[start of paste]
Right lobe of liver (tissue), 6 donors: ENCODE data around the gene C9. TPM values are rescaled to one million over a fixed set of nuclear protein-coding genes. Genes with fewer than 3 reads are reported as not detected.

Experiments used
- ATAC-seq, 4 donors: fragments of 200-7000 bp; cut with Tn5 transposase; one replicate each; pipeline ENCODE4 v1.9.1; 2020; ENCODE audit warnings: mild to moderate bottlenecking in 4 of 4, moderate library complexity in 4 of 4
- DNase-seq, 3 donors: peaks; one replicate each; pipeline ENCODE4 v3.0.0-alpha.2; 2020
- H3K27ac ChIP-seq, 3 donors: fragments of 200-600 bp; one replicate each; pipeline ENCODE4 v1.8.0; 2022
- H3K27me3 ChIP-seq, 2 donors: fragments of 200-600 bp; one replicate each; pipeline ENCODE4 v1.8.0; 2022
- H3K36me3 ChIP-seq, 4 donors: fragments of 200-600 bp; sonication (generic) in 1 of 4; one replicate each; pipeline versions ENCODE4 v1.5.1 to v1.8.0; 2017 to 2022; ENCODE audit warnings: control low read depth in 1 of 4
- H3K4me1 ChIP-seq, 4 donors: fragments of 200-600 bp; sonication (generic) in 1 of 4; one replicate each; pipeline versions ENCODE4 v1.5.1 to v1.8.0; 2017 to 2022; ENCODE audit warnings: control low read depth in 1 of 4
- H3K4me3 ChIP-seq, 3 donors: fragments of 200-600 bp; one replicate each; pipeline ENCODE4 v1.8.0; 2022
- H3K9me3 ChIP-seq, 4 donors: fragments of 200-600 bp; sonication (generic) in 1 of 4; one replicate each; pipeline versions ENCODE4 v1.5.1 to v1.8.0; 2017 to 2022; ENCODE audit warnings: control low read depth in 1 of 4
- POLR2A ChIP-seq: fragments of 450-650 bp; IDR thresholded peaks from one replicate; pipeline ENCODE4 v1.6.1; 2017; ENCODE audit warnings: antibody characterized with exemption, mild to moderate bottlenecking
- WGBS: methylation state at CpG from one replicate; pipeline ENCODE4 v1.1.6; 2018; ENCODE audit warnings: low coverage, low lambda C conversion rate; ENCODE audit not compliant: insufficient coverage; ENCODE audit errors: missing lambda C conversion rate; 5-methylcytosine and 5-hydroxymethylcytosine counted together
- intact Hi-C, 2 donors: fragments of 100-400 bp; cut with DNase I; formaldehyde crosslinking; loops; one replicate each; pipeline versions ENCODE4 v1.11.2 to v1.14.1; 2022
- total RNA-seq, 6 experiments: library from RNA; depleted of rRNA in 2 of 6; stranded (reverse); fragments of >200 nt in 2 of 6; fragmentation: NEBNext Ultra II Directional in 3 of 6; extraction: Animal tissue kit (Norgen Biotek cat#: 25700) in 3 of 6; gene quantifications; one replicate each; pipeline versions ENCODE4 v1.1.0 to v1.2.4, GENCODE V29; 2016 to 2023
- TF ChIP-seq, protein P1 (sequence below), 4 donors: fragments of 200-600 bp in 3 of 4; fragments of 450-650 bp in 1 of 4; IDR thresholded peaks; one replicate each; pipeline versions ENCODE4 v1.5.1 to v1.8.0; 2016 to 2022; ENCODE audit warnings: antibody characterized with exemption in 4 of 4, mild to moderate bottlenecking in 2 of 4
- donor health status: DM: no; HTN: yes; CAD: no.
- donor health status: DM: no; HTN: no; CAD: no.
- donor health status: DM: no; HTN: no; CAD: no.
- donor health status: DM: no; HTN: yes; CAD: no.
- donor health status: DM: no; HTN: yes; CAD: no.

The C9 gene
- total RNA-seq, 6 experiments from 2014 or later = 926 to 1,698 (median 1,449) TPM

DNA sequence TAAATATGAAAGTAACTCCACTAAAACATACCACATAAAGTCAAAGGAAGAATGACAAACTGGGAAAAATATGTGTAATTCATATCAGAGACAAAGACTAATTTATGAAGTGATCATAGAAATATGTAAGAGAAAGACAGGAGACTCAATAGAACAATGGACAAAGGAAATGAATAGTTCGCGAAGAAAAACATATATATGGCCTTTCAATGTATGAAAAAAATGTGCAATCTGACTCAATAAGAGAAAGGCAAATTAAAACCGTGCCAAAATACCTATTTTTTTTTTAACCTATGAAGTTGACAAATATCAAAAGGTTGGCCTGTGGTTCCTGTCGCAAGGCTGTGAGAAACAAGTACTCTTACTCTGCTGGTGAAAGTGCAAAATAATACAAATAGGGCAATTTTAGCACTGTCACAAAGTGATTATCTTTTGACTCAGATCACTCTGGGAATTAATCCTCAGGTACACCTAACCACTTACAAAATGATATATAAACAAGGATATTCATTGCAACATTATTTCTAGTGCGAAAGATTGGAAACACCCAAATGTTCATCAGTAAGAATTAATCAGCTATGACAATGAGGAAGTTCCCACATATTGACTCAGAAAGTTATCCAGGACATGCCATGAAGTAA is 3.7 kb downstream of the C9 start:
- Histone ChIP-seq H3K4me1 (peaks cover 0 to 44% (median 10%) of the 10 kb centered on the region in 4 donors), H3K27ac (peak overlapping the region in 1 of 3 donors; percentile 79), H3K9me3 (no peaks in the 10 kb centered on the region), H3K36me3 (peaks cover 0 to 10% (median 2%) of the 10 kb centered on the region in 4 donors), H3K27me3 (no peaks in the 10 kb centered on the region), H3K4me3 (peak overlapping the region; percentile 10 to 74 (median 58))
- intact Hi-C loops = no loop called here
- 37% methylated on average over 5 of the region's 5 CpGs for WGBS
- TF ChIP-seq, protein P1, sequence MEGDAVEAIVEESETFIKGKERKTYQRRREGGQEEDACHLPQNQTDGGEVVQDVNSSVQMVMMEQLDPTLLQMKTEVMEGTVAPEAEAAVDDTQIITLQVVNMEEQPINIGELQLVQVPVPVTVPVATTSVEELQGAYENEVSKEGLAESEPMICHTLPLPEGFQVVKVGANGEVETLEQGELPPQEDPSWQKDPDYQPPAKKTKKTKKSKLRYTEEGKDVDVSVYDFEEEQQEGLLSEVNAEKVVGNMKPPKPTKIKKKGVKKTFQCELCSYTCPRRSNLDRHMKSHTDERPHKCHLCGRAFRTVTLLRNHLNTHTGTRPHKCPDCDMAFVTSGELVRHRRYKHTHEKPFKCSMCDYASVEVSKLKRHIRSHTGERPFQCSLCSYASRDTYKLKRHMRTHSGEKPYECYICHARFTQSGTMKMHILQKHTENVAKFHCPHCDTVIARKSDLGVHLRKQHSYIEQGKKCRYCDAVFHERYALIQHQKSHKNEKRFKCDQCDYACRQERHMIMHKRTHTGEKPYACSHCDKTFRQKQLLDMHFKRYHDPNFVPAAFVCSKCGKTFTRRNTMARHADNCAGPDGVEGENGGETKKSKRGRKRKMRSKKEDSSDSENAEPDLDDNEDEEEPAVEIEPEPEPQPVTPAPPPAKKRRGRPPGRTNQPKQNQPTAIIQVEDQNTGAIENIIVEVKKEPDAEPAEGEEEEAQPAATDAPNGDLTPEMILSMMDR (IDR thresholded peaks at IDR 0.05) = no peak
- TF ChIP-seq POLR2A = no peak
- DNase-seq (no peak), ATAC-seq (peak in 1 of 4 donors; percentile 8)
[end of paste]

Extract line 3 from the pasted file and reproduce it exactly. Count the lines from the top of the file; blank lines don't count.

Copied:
- ATAC-seq, 4 donors: fragments of 200-7000 bp; cut with Tn5 transposase; one replicate each; pipeline ENCODE4 v1.9.1; 2020; ENCODE audit warnings: mild to moderate bottlenecking in 4 of 4, moderate library complexity in 4 of 4